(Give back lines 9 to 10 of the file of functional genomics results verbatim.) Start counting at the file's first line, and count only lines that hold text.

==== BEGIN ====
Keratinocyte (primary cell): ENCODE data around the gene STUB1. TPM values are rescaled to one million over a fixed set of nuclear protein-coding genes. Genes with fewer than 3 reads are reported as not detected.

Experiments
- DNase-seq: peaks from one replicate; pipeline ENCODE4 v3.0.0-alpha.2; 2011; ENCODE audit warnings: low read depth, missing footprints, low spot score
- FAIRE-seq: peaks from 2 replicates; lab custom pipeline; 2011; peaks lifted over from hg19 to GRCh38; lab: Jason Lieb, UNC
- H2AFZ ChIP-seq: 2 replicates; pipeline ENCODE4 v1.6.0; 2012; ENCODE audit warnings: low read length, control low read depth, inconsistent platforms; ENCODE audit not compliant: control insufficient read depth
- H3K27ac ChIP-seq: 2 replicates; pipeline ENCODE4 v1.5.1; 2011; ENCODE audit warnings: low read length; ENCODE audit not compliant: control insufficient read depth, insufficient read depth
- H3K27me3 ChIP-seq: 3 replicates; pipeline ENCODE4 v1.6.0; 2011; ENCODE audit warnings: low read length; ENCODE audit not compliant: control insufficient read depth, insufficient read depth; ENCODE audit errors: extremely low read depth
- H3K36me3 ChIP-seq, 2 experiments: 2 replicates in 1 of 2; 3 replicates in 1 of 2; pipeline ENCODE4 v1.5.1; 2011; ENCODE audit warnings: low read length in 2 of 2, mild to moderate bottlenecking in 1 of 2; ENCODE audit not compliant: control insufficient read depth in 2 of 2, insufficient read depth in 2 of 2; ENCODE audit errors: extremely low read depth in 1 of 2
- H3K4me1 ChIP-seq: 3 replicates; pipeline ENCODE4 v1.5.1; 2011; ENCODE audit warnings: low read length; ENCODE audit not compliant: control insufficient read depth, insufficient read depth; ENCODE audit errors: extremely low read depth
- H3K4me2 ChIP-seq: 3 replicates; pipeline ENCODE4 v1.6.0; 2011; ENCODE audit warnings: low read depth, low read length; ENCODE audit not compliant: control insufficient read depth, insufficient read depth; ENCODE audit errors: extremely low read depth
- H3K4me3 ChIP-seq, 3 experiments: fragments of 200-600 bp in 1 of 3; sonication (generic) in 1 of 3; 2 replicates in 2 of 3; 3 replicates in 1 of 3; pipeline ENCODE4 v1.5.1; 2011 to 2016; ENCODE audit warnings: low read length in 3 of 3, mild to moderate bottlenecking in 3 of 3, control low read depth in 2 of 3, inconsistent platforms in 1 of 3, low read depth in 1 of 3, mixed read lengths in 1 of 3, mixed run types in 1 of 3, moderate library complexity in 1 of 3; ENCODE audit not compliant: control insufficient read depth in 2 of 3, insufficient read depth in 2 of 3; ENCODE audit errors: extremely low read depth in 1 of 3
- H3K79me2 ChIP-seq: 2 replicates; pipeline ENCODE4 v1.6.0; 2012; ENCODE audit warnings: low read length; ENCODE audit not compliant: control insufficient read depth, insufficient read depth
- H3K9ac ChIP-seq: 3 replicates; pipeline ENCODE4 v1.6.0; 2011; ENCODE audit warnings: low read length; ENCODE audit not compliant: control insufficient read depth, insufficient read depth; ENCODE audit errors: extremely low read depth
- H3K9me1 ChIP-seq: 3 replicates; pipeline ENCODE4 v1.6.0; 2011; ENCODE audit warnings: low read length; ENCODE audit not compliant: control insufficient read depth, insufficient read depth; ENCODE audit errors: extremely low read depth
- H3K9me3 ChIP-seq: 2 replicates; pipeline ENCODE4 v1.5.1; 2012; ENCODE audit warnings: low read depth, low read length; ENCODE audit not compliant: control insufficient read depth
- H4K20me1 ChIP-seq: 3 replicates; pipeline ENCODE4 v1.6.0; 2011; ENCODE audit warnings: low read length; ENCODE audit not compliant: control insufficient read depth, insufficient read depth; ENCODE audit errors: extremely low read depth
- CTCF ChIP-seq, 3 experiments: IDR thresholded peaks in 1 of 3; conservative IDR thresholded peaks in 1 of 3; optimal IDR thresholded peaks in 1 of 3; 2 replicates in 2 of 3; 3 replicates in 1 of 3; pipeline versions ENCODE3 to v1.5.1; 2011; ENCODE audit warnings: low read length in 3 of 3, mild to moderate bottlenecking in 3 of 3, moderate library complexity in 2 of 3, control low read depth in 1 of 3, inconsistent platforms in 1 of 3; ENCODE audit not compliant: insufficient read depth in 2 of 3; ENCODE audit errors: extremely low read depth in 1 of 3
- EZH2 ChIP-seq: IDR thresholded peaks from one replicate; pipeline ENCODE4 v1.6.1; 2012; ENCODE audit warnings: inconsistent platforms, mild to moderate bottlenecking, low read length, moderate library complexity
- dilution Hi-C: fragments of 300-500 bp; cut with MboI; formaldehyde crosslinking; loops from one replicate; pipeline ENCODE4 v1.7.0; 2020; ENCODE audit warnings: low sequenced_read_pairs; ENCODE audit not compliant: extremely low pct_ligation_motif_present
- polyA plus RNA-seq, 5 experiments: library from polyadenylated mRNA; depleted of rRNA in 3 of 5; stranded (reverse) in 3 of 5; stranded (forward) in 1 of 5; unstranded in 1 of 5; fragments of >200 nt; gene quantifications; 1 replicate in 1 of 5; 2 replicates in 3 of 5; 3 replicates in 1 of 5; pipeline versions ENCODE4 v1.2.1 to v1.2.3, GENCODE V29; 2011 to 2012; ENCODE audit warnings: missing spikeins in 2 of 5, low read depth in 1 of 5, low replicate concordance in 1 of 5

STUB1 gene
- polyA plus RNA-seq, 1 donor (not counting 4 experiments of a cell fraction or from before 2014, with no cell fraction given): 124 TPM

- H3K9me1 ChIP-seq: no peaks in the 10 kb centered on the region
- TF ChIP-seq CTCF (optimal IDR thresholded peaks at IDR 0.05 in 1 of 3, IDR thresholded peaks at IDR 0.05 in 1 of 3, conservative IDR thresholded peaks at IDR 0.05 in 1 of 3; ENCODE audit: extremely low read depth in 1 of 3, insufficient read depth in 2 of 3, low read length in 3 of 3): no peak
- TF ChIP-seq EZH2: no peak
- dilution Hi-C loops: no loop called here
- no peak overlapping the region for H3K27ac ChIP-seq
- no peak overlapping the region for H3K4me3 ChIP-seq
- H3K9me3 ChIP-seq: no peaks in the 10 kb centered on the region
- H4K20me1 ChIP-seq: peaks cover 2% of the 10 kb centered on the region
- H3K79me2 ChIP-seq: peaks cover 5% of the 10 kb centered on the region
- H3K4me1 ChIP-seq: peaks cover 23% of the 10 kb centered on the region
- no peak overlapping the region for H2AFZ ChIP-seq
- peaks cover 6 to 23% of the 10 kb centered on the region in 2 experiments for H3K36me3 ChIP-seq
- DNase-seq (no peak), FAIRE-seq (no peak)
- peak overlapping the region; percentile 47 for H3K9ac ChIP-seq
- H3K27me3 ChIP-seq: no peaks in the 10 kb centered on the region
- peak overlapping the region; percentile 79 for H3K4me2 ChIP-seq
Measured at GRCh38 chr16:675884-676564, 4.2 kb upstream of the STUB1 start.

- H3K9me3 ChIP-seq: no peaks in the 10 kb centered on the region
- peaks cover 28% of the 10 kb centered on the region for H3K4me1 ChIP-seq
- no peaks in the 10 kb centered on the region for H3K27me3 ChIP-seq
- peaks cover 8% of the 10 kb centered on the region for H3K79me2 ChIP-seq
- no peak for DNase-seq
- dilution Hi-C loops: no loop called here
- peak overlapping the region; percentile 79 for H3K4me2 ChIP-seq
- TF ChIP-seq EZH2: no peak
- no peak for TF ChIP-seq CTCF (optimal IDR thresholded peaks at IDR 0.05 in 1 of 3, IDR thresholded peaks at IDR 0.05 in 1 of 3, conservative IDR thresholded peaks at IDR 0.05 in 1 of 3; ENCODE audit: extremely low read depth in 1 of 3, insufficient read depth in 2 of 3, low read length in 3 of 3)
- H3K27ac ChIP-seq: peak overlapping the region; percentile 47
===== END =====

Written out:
- H3K4me1 ChIP-seq: 3 replicates; pipeline ENCODE4 v1.5.1; 2011; ENCODE audit warnings: low read length; ENCODE audit not compliant: control insufficient read depth, insufficient read depth; ENCODE audit errors: extremely low read depth
- H3K4me2 ChIP-seq: 3 replicates; pipeline ENCODE4 v1.6.0; 2011; ENCODE audit warnings: low read depth, low read length; ENCODE audit not compliant: control insufficient read depth, insufficient read depth; ENCODE audit errors: extremely low read depth